Radical and Influential Cleric May Be More Radical and Influential Than Originally Thought
In yet another shocking development in the Christmas Day bombing incident, a number of national-security officials (who wish to remain unidentified when discussing sensitive information) have confirmed the rumors that everyone in Washington was wondering about; the man responsible for the attack’s inspiration- an Islamic preacher named Anwar al-Awlaki- may have been in contact with tens of thousands of foreigners over the past year.
Investigators and interviews from Newsweek have indicated that at least 10,000 email accounts from across the world are registered to the fiery Islamic Imam, now based in Yemen. In what could easily be labeled as the most devastating oversight in the U.S. intelligence community since the WMD fiasco in Iraq, President Barack Obama is now forced with the difficult task of easing the concerns of the America people.
In normal circumstances, I would imagine that security holes in the system are plugged relatively quickly. In fact, I still have faith in our intelligence service. Officials within the CIA will undoubtedly throw every resource at its disposal to cool off the political heat wave that is scorching Washington as we speak.
But even so, the fact that so many bits and pieces of intelligence were not connected in a thorough way is discomforting to many Americans both at home and abroad.
Anwar al-Awlaki is not exactly a mysterious figure in the security database; the man has been known to advocate violent jihad against western targets in his sermons, prayers, and discussions. Awlaki is believed to be behind the Fort Hood Massacre that killed thirteen people last December, and now U.S. authorities are investigating whether Awlaki had contact with the “underpants bomber” when he was in Yemen.
When living in the United States, Awlaki was even in touch with two or three of the 9/11.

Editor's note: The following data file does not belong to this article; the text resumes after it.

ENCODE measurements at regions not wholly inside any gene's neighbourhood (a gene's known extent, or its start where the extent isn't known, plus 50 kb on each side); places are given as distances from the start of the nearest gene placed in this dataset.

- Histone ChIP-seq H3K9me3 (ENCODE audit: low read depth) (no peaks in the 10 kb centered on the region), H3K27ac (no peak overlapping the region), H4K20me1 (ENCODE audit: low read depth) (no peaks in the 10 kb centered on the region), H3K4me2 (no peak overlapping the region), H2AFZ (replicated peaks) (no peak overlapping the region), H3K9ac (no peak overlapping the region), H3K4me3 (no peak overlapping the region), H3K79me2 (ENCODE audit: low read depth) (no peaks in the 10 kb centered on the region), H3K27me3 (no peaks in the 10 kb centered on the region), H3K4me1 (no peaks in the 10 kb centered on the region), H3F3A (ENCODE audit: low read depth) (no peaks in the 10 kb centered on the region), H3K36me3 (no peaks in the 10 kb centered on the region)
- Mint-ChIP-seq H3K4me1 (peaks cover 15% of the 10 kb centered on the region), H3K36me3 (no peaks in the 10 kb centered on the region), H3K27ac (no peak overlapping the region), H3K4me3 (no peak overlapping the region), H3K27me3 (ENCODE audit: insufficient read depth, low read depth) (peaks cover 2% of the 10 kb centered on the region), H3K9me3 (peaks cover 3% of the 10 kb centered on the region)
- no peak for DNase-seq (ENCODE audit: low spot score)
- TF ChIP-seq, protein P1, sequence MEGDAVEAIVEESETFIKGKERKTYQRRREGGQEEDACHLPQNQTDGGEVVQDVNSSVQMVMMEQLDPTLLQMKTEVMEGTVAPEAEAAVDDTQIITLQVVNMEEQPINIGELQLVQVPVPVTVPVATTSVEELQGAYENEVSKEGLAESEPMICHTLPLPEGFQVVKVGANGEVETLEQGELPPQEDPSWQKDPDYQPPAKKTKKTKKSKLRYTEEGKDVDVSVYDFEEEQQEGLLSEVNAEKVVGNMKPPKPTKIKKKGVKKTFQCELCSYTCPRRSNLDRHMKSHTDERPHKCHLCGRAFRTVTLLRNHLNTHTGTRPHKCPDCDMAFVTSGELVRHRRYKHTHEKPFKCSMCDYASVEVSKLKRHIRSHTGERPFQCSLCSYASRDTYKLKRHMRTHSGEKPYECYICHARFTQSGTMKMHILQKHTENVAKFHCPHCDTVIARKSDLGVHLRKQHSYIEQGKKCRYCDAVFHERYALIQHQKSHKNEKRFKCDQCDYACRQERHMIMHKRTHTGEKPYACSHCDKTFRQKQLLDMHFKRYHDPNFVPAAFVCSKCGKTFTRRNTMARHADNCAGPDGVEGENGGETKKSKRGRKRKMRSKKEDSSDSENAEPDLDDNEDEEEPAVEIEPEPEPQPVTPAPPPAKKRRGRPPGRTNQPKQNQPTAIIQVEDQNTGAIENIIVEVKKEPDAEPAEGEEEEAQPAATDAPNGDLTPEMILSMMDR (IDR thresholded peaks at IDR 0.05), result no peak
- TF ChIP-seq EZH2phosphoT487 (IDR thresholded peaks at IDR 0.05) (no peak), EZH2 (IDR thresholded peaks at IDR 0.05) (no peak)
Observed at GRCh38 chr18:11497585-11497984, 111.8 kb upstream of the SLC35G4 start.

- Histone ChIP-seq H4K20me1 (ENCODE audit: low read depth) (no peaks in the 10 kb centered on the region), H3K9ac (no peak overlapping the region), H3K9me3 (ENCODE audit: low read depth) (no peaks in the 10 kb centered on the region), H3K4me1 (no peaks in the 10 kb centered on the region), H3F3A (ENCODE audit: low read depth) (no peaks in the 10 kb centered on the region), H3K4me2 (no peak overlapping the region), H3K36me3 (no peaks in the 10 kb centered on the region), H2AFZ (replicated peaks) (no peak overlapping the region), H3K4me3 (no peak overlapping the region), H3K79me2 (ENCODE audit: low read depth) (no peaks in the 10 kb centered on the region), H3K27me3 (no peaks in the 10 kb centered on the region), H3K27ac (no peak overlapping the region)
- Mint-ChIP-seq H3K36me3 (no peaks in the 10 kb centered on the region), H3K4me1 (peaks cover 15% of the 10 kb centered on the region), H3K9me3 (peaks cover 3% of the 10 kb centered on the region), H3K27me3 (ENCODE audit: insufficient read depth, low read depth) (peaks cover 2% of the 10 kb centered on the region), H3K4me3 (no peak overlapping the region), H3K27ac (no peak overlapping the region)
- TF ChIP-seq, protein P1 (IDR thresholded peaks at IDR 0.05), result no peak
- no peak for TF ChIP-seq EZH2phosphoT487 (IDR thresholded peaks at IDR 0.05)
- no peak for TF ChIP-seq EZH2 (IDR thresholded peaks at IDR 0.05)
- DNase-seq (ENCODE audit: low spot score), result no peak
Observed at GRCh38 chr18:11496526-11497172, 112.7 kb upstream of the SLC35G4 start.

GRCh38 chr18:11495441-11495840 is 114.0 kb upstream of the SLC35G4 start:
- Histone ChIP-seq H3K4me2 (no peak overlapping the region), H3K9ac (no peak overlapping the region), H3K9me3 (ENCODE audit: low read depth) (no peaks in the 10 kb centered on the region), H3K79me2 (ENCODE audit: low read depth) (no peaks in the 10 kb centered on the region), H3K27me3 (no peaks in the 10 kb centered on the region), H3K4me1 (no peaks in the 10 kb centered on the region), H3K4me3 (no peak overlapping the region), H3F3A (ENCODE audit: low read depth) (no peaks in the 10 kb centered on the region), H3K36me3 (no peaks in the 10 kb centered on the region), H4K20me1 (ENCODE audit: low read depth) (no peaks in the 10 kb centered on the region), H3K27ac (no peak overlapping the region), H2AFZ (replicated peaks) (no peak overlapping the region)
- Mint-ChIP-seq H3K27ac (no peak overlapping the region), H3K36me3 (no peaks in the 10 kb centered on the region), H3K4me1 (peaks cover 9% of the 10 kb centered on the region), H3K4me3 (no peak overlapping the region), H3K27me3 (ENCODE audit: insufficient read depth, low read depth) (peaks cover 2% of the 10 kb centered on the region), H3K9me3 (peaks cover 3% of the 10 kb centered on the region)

I only have one question regarding this case; if the danger of Anwar al-Awlaki was so profound to U.S. intelligence officials in the past, why on earth did the CIA, NCTC, and the FBI hesitate to label this man as a direct threat to national security? This question is even more prudent given the relationship that Al-Awlaki had with some of Al’Qaeda members before the September 11 attacks. While I am certainly not an expert on the collection of intel, it is not unreasonable to assume that the U.S. Government would place an extra surveillance on this same individual.
Intelligence agents claim that the email exchanges between the Fort Hood shooter and al-Awlaki were too general to warrant additional investigation. How can this be, given the fact that this same individual inspired three Al’Qaeda operatives to conduct an unprecedented attack on the American homeland? I do not know about you, but if I discovered that a “suspect” was somehow associated with the most devastating terrorist attack in American history, I would be quick to monitor this individual with full force; regardless of how many contacts he has had over the past decade.
The notion that al-Awlaki could have been in contact with approximately 10,000 foreigners should only increase the CIA and FBI’s attention on this man. Sure, it is difficult to monitor all of al-Awlaki’s contacts, but if a man holds a reputation for preaching and working with militant Islamic fundamentalists, it should be a natural inclination for American officers to deepen their investigation.
-Daniel R. DePetris